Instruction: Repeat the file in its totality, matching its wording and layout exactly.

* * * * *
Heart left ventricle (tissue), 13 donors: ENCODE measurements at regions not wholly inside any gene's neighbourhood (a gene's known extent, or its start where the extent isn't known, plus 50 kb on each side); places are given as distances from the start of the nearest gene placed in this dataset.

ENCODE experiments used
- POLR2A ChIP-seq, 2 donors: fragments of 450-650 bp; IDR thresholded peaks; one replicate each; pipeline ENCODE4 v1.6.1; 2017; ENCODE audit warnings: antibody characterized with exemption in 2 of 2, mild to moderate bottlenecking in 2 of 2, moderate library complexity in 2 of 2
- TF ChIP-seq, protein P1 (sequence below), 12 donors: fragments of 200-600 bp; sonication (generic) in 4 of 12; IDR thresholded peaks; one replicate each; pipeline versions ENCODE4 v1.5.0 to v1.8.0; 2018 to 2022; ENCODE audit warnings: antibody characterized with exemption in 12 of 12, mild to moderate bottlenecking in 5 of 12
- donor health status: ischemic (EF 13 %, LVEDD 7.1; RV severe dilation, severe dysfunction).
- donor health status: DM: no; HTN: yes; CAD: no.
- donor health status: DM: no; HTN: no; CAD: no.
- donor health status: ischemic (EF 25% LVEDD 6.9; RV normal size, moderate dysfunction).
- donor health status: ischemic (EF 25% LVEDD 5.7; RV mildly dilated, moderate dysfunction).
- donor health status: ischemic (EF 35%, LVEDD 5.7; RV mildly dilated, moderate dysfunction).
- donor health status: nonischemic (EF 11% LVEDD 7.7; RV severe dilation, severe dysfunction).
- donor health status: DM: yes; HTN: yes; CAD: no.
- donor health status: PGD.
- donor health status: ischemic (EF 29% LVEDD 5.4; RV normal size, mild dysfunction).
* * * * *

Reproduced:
Heart left ventricle (tissue), 13 donors: ENCODE measurements at regions not wholly inside any gene's neighbourhood (a gene's known extent, or its start where the extent isn't known, plus 50 kb on each side); places are given as distances from the start of the nearest gene placed in this dataset.

ENCODE experiments used
- POLR2A ChIP-seq, 2 donors: fragments of 450-650 bp; IDR thresholded peaks; one replicate each; pipeline ENCODE4 v1.6.1; 2017; ENCODE audit warnings: antibody characterized with exemption in 2 of 2, mild to moderate bottlenecking in 2 of 2, moderate library complexity in 2 of 2
- TF ChIP-seq, protein P1 (sequence below), 12 donors: fragments of 200-600 bp; sonication (generic) in 4 of 12; IDR thresholded peaks; one replicate each; pipeline versions ENCODE4 v1.5.0 to v1.8.0; 2018 to 2022; ENCODE audit warnings: antibody characterized with exemption in 12 of 12, mild to moderate bottlenecking in 5 of 12
- donor health status: ischemic (EF 13 %, LVEDD 7.1; RV severe dilation, severe dysfunction).
- donor health status: DM: no; HTN: yes; CAD: no.
- donor health status: DM: no; HTN: no; CAD: no.
- donor health status: ischemic (EF 25% LVEDD 6.9; RV normal size, moderate dysfunction).
- donor health status: ischemic (EF 25% LVEDD 5.7; RV mildly dilated, moderate dysfunction).
- donor health status: ischemic (EF 35%, LVEDD 5.7; RV mildly dilated, moderate dysfunction).
- donor health status: nonischemic (EF 11% LVEDD 7.7; RV severe dilation, severe dysfunction).
- donor health status: DM: yes; HTN: yes; CAD: no.
- donor health status: PGD.
- donor health status: ischemic (EF 29% LVEDD 5.4; RV normal size, mild dysfunction).